Although there is much more to learn about exercise research and menopause, what we do know supports physical activity as a means to help manage menopausal consequences and protect against heart disease and osteoporosis, says Jan Schroeder, PhD, an associate professor of kinesiology at California State University, Long Beach. Below, Schroeder explains what research says and offers tips for designing a fitness program for this time of life.
When devising an exercise program for use during menopause, include car- diovascular, strength and flexibility segments that challenge and motivate you. For assistance in developing a program, use the suggestions below and contact a certified personal trainer.
Cardiorespiratory Fitness. The goal of a cardiorespiratory fitness pro- gram is to improve your aerobic condi- tioning and body composition. Choose a weight-bearing activity, such as walking, to help protect bone density.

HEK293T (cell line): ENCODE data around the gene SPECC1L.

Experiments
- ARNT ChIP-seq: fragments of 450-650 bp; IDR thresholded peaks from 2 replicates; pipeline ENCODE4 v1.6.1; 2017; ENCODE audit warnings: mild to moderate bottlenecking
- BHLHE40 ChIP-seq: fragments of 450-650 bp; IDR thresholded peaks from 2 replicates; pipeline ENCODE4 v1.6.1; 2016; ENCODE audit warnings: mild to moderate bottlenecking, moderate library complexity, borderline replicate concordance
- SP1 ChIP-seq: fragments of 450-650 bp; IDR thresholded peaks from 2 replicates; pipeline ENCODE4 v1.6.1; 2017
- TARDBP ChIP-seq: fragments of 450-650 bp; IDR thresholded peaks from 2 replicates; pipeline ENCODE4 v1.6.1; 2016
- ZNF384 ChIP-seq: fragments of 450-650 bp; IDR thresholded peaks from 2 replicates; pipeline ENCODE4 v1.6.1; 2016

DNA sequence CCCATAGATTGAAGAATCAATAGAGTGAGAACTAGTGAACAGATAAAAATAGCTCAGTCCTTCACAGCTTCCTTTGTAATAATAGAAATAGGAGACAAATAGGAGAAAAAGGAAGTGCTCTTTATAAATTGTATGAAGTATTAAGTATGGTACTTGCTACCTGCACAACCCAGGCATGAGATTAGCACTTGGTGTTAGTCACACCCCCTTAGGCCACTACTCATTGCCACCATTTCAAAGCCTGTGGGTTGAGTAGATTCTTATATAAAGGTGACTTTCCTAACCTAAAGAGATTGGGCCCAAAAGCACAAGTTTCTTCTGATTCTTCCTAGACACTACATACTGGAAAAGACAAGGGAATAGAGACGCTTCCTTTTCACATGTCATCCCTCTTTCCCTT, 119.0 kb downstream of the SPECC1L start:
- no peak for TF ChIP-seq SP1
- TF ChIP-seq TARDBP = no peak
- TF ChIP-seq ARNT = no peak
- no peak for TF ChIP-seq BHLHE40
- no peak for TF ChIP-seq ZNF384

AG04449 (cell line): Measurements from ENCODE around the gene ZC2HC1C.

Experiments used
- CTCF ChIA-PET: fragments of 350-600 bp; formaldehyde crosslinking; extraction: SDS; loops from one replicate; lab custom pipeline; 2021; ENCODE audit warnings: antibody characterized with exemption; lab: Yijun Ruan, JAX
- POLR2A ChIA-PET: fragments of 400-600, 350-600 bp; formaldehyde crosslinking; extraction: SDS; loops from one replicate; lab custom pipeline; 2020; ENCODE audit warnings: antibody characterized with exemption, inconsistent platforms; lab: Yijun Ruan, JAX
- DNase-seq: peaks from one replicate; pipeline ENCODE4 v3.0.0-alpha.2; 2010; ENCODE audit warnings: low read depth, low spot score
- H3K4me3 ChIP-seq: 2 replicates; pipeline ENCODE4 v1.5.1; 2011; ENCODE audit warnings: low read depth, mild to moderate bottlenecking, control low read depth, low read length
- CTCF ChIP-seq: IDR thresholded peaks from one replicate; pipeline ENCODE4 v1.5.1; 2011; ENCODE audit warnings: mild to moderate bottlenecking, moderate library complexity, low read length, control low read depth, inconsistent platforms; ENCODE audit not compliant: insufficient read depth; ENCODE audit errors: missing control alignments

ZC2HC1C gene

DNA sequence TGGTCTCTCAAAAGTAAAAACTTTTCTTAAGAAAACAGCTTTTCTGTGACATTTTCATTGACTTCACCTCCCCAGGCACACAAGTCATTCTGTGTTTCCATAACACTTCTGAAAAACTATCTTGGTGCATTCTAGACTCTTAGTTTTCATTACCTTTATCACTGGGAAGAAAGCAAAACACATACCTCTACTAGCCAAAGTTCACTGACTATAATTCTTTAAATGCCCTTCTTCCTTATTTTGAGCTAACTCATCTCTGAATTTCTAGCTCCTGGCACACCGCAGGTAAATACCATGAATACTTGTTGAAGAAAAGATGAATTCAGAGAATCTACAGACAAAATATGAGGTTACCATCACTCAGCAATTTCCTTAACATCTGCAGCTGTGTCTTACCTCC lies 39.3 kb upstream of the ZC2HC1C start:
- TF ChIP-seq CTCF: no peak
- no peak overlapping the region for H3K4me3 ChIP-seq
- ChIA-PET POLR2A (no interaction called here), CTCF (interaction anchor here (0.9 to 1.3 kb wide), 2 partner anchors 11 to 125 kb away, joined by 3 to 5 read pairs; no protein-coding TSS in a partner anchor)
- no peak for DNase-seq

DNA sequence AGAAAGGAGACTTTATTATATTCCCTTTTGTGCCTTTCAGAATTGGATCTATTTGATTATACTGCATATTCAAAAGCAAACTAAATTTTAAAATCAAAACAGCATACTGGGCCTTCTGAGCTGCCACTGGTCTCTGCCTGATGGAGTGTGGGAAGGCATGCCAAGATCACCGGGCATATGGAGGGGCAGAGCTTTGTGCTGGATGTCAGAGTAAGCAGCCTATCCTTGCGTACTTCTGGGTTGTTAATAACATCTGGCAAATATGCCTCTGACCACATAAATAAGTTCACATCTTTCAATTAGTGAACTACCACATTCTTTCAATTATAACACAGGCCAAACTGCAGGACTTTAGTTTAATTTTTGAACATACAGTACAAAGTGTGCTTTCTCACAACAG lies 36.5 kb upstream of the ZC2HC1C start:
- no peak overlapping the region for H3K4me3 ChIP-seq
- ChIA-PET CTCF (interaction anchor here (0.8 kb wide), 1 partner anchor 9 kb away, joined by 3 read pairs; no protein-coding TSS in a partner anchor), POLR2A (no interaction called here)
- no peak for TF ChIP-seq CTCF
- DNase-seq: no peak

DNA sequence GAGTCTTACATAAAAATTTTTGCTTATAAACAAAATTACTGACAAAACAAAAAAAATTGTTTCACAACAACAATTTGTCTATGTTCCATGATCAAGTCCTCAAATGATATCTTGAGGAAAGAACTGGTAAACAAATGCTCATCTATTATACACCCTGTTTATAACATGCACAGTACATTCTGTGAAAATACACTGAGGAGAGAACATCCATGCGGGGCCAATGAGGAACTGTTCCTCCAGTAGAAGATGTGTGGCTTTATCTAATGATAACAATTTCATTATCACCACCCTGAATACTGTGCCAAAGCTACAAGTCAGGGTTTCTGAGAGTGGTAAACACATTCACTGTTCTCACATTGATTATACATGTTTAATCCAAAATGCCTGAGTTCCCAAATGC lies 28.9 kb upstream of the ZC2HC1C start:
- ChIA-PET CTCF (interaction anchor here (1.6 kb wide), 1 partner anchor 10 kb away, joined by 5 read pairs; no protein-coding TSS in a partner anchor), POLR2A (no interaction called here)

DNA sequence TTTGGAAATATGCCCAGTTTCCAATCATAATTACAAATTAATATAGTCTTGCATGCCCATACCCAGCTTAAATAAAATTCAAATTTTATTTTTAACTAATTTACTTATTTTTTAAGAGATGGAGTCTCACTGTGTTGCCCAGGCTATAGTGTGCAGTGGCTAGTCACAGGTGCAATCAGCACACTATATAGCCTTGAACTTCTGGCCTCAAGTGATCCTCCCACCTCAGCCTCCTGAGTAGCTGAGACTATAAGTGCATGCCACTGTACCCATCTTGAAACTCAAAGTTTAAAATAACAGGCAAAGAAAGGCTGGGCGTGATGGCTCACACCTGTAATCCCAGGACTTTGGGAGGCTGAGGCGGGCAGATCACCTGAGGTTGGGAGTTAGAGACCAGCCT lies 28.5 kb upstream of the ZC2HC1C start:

Resistance Training. Improvement in bone mineral density (BMD) is site- specific. Only those bones attached to the exercising muscles are affected, owing to specificity of stimulation. Therefore, choose exercises to strengthen the small and large muscle groups of the spine and hip, the most common sites of osteoporotic frac- tures. In addition, pick exercises that help with posture and realign the spine and pelvic girdle (e.g., upper-back and leg/hip exercises).
Flexibility Training. Until there is a clearer understanding of the most appropriate flexibility design, follow ACSM's flexibility guidelines. The or- ganization recommends performing a static stretching routine that exercises all major muscle groups at least 2-3 (preferably 5-7) days per week, hold- ing each stretch for 15-30 seconds to mild discomfort, with 2-4 repetitions per stretch (ACSM 2006).
American College of Sports Medicine (ACSM). 2006.
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Krumm, E.M., et al. 2006. The relationship between daily steps and body composition in postmenopausal women. Journal of Women's Health, 15 (2), 202-10.